I dunno, maybe I'm just a big dork, but I really liked my new faculty orientation day. I got to see face to face (and sit at lunch with) some of the people who will be making major decisions about my life over the next five years. I got some right-on advice about what you really need to do about tenure in a research department. I learned about the university's official educational goals for its students, and got introduced to people who can offer advice on how to work within that framework. I got to hear a really inspiring talk-through of how the big R&E initiative on campus works, and how I can get in on it. I got to meet some other new faculty from VERY different departments than mine, making some friendly acquaintances and a contact for funneling some grad students who might be wanting to bring their very different, but needed, expertise and interests to my lab. I learned about the giant supercomputer resources available (including REAL PEOPLE to get interface and application development help from!).
I took part in a provocative discussion during a case study of what one should do when a student comes to you with allegations of inappropriate behavior by one of your colleagues. And was simultaneously shocked and not shocked about how many people:
1. seriously argued that they should not get involved because "the politics could be too complicated" and the potential for getting dragged in and damaged was too high (incidentally, the university policy is that THEY HAVE AN OBLIGATION TO GET INVOLVED at least as a confidential whistle-blower to the office that handles such things--so they better realize that IT IS THEIR JOB TO DO SOMETHING no matter how afraid they are of the politics in their department).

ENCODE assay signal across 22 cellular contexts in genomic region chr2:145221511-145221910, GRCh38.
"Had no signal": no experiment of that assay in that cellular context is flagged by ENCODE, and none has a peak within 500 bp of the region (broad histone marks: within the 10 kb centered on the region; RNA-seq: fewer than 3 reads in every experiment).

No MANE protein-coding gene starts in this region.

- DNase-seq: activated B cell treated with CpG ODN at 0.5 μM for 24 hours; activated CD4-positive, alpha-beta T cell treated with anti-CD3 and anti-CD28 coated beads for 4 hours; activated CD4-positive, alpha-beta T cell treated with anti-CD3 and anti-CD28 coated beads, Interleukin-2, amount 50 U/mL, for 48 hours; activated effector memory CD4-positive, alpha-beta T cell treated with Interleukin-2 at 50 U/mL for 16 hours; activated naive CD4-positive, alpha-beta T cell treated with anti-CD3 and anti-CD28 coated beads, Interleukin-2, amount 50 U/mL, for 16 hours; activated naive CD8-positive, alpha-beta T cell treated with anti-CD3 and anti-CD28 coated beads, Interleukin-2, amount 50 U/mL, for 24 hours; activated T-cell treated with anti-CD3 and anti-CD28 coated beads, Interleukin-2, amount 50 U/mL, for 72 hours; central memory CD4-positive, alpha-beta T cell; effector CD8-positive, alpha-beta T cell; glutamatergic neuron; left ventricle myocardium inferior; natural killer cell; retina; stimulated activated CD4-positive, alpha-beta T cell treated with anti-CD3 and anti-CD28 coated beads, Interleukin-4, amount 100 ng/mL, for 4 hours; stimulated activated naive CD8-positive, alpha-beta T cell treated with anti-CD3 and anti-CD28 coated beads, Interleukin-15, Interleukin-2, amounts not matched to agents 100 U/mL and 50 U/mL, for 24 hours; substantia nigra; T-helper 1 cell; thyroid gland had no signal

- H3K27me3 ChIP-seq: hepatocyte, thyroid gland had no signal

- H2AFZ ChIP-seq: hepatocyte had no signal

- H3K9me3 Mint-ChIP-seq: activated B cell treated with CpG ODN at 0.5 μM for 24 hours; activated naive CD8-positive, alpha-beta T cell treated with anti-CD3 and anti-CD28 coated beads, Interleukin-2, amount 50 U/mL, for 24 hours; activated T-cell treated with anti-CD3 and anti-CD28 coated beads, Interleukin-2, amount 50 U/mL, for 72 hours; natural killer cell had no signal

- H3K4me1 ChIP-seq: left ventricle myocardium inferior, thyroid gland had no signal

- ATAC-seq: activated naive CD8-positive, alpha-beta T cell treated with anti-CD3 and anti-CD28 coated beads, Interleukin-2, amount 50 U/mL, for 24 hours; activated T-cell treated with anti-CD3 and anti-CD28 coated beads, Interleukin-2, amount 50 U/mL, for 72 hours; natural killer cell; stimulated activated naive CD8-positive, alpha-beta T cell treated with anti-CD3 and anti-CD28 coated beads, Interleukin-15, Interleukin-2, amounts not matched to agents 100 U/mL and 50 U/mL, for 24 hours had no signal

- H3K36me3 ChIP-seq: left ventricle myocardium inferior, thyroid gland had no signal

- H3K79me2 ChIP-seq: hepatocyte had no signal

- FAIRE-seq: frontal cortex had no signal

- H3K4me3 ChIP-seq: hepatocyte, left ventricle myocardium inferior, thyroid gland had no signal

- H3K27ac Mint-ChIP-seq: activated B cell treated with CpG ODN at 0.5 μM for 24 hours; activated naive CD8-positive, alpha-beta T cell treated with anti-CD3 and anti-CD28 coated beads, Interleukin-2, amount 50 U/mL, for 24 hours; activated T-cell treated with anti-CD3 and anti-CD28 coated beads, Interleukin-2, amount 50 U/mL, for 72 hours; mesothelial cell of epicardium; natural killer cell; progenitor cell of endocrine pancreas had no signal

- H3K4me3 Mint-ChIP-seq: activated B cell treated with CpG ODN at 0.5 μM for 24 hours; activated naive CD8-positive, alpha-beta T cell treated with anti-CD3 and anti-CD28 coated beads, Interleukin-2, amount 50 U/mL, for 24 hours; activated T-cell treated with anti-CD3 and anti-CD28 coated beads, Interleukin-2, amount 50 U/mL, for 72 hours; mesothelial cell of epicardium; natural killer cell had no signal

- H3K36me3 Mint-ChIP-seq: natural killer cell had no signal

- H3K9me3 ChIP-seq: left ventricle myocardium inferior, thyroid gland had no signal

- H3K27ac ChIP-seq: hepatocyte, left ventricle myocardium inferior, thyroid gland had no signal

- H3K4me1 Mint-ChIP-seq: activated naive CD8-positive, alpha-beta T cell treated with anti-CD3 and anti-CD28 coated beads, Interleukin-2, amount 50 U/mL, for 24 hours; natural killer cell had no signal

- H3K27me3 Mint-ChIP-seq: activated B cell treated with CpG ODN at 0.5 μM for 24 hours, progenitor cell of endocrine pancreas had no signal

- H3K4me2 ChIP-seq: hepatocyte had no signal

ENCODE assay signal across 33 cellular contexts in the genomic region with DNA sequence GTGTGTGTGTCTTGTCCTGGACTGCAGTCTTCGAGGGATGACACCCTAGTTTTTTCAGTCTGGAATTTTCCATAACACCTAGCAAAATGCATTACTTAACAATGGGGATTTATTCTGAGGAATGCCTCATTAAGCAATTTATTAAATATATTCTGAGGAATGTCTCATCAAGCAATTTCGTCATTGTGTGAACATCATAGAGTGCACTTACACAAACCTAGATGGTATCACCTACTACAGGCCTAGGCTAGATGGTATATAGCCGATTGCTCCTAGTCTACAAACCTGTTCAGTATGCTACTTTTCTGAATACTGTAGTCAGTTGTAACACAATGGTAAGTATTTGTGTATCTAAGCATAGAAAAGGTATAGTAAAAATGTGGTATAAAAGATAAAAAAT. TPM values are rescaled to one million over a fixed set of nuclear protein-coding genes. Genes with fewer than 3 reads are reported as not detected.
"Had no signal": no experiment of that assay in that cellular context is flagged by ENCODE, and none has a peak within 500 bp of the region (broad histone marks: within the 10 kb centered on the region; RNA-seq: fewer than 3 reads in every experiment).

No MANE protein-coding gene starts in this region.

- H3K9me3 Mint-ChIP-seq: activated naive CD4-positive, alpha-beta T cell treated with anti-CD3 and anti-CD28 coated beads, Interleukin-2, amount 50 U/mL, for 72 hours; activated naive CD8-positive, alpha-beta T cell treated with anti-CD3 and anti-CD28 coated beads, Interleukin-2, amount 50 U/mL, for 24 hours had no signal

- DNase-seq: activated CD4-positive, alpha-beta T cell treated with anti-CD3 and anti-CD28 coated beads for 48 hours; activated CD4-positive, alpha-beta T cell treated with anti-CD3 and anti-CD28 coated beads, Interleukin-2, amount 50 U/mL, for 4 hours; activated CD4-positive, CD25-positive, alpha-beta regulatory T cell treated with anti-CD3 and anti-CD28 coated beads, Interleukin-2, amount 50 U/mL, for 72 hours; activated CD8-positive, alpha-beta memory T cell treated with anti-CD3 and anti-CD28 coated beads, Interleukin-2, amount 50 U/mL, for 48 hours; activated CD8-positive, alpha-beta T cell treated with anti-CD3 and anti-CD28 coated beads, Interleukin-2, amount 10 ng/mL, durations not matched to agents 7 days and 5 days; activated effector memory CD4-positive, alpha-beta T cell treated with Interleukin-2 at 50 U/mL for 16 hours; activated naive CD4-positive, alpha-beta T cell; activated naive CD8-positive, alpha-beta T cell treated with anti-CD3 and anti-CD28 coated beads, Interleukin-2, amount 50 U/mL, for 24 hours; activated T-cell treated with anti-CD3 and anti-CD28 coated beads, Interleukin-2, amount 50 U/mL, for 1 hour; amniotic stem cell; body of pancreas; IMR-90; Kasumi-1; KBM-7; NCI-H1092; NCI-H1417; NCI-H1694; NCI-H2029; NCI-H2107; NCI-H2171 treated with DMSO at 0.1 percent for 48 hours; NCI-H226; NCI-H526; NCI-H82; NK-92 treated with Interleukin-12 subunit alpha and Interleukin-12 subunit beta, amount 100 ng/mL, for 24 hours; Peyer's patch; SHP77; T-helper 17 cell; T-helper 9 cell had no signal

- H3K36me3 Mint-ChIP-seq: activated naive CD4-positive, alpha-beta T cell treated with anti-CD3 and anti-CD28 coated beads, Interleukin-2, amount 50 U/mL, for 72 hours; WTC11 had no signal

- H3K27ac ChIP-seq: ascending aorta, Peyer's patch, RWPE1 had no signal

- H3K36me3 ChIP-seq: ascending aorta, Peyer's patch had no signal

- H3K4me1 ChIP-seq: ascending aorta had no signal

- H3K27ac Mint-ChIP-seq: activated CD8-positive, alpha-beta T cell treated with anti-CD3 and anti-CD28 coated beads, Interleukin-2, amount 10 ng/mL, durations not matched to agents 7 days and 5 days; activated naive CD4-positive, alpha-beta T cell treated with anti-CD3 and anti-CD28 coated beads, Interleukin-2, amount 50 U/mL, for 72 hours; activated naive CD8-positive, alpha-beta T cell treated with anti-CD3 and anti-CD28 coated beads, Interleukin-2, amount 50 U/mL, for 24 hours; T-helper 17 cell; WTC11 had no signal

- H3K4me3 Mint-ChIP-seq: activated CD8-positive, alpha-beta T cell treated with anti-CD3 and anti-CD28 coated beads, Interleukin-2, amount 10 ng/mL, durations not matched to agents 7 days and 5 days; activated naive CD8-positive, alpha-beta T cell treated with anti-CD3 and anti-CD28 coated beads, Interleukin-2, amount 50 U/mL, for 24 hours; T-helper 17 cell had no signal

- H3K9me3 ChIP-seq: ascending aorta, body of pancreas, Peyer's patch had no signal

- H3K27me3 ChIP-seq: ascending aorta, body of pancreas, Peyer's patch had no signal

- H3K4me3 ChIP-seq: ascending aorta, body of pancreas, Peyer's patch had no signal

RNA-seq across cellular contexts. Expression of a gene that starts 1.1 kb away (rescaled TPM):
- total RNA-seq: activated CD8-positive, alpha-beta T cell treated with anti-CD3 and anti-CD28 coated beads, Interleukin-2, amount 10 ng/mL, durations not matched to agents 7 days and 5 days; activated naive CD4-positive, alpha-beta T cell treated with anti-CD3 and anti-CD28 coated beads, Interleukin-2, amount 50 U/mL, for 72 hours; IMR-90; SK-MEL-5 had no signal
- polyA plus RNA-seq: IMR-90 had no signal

2. 's first response was to say, "well, how do we know this professor (who as described by the case study had a reputation for inappropriate conduct and had been investigated about it in the past) really did it and the student is not just making it up for sympathy?"
Altogether, I thought the whole day was really worthwhile. Unlike the guy at the table next to me who made no attempt to hide his efforts to fall asleep all during the morning talks, and didn't show up for the afternoon. If that's how extreme he feels about what his JOB is about, why does he want to do it? Most people at least quietly slipped out without causing a stir if they just couldn't take it anymore.
What Would You Do If You Weren't Afraid
1 day ago